The ACLU of RI has sent a letter today to the RI Public Transit Authority (RIPTA) demanding answers regarding an August 2021 data breach at the agency that compromised the Social Security numbers and private health care information of thousands of individuals who have no apparent connection to the agency.
Specifically, the letter demands to know why the agency had this information in the first place, why it took the agency more than two months to notify affected individuals, and why it provided misleading information to the public about the hack.
RIPTA publicly acknowledged the security breach back in August, but a notice it recently posted indicated that it involved the health care information of RIPTA personnel. In regard to the complaints received, however, the ACLU's letter notes:
But worst – and most inexplicable – of all, the people who have contacted us are even more deeply distressed by the fact that RIPTA somehow had any of their personal information – much less their personal health care information – in the first place, as they have no connection at all with your agency.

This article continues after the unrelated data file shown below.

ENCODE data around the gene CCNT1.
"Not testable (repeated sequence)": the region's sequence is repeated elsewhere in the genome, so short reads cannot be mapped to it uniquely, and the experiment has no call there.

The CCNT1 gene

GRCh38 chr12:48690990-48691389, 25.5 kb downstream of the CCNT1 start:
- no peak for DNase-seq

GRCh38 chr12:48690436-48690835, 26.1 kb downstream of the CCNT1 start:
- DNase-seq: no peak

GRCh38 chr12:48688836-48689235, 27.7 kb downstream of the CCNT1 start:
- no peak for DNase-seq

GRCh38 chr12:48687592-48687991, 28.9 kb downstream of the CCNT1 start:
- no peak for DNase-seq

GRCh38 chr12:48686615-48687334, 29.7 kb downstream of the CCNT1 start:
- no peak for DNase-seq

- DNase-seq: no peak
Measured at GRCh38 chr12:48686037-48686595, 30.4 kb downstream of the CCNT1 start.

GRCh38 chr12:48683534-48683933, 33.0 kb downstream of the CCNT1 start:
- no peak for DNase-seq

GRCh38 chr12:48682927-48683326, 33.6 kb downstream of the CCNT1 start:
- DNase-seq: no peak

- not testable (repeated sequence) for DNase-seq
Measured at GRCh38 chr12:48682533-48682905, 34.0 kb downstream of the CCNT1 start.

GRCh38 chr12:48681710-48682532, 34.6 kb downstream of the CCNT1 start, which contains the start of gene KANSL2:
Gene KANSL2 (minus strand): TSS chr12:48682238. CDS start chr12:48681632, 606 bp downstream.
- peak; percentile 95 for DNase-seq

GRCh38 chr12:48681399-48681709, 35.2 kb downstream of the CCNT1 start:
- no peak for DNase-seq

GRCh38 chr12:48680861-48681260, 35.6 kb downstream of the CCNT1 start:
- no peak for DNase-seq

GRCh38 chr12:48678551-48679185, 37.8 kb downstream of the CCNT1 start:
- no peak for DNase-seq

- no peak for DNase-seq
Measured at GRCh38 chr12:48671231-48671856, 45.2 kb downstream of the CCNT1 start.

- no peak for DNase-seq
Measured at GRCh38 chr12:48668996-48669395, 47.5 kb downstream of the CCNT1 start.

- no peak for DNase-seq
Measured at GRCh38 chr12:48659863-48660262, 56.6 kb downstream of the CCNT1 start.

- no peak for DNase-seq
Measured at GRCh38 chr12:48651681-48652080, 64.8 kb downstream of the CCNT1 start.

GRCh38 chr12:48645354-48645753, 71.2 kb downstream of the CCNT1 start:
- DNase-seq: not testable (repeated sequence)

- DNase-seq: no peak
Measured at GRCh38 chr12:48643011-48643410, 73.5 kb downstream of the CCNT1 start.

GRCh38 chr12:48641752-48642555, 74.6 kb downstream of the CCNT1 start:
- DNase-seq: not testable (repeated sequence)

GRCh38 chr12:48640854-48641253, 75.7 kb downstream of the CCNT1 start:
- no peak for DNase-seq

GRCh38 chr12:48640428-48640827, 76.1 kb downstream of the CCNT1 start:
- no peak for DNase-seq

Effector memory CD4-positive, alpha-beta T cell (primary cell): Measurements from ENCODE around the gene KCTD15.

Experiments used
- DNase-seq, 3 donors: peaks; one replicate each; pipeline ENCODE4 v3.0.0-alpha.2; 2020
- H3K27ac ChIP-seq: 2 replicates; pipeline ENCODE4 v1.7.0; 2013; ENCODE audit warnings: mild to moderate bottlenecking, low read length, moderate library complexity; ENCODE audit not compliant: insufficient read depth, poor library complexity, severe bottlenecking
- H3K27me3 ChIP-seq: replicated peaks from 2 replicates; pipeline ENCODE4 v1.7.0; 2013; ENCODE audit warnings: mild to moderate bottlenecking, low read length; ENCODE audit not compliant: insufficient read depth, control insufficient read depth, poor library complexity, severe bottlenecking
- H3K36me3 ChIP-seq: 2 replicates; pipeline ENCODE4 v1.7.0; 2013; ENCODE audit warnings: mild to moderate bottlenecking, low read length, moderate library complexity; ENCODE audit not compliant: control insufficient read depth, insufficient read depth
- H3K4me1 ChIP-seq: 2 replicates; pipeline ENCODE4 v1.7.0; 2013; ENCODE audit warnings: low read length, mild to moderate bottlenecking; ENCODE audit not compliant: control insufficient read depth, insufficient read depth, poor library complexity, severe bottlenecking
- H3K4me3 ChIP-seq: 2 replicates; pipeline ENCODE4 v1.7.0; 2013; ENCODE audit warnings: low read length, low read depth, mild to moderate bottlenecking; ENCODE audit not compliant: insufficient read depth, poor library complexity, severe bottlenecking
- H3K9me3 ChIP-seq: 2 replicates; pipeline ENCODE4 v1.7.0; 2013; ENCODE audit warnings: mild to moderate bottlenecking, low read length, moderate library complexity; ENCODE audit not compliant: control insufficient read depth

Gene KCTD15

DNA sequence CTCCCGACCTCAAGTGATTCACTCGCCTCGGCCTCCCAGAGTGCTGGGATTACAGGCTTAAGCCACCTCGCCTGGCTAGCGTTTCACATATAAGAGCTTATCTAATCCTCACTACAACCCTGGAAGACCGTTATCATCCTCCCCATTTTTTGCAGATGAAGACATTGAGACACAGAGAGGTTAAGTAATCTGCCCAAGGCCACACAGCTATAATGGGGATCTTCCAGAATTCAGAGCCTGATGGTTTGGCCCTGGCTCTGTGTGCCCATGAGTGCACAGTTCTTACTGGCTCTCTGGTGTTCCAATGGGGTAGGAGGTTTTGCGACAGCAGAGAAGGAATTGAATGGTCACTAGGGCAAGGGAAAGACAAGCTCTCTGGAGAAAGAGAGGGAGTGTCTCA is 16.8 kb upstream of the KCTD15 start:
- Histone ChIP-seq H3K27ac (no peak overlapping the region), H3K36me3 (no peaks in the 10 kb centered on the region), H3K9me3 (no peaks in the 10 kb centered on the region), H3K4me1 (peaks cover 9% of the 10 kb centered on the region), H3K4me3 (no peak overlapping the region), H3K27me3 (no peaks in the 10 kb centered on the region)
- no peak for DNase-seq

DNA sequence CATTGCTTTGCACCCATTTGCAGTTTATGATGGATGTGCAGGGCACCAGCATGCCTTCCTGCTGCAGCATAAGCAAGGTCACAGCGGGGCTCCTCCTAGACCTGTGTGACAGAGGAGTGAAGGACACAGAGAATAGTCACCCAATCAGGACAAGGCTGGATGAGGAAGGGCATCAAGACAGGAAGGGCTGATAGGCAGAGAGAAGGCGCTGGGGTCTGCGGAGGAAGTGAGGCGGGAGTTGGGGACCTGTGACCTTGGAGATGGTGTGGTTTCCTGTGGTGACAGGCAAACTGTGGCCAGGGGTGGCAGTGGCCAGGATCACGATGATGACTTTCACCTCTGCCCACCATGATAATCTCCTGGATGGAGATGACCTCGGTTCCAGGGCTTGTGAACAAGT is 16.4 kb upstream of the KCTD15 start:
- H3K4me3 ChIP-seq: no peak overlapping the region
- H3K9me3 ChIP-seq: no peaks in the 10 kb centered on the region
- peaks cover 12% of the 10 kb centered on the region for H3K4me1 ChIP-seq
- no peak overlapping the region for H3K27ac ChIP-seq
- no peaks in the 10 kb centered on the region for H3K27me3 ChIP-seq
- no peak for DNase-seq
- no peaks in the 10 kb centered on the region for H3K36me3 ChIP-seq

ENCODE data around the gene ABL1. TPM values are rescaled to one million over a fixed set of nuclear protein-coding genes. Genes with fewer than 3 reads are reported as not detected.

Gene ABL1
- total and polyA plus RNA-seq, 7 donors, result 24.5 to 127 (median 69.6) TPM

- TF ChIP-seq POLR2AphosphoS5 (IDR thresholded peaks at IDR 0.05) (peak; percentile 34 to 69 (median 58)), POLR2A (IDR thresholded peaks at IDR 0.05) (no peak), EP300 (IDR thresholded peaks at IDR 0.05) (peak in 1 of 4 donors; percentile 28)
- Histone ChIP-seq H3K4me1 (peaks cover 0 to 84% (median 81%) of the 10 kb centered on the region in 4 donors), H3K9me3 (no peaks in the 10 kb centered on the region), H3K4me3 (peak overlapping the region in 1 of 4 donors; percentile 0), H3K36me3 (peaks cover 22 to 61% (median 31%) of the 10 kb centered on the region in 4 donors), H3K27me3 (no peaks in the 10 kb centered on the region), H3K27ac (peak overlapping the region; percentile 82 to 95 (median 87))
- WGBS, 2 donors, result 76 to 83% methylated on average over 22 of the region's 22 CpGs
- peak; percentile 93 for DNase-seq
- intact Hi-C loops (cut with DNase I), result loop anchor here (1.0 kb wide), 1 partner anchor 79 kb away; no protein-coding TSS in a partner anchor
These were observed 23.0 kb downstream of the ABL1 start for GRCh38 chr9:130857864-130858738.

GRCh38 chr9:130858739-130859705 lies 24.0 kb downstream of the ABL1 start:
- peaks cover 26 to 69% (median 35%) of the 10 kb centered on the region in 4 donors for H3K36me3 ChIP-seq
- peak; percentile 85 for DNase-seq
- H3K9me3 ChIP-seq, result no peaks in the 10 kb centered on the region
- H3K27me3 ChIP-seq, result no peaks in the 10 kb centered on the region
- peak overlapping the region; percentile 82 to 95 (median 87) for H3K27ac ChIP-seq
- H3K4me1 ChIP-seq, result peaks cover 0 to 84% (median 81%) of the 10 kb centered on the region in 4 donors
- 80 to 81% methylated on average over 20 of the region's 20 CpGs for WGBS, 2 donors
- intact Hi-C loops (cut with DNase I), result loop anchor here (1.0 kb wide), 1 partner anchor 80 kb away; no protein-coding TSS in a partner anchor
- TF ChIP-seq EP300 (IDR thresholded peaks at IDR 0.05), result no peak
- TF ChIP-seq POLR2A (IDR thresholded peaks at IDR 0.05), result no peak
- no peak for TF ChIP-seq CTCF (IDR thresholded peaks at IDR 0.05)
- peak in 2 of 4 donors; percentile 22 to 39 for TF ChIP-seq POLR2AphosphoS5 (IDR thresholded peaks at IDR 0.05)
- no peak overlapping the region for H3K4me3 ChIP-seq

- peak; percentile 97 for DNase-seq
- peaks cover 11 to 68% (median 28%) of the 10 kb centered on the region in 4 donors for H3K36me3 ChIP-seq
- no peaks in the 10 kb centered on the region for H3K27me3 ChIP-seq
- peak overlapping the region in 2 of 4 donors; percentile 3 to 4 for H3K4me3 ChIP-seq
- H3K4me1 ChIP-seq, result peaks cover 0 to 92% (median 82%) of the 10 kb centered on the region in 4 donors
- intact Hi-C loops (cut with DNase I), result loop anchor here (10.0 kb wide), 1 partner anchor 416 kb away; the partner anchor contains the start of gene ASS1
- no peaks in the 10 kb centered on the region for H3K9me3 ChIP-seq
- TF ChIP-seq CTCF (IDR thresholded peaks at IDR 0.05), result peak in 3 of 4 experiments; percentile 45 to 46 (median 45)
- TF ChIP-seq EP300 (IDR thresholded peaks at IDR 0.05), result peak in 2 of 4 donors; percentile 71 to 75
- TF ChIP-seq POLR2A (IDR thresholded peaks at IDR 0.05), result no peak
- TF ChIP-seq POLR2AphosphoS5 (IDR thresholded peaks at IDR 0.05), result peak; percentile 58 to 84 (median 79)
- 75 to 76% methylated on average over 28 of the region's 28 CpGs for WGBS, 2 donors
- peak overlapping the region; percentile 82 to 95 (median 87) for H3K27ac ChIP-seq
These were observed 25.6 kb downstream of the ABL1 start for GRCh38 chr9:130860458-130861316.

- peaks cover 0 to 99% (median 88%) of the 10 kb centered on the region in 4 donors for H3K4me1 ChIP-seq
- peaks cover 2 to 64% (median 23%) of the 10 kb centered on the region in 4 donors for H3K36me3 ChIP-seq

The information compromised in the hack includes names, social security numbers and personal health information.
The letter also demands answers about why the agency has provided inconsistent and misleading information to the public about the hack:
The information that has been provided publicly by RIPTA about this security breach is, in many ways, significantly and materially different from the information RIPTA has provided the affected individuals about it. According to the public notice posted on your website on or about December 21st about this security incident, the breach involved the “personal information of our health plan beneficiaries…" (emphasis added)
Contrary to the statements that the breach involved RIPTA’s health care beneficiaries, all the complaints we have received have come from people who have never been RIPTA employees and, in some instances, have never even ridden a RIPTA bus. The only connection that they all seem to have is that they are, or were, state employees. Yet nothing in RIPTA’s notice or letter explains why the personal health care information of non-RIPTA employees was in its computer system in the first place.
The letter also raises the question of why it took the agency so long to notify the affected individuals. According to the letter RIPTA sent affected individuals, the breach was identified on August 5th, but those affected by the breach were not identified until October 28, and not notified until this past week.
The letter concludes with a request that the agency provide answers as to how and why they had this personal information of non-employees and did nothing to destroy the information when they received it.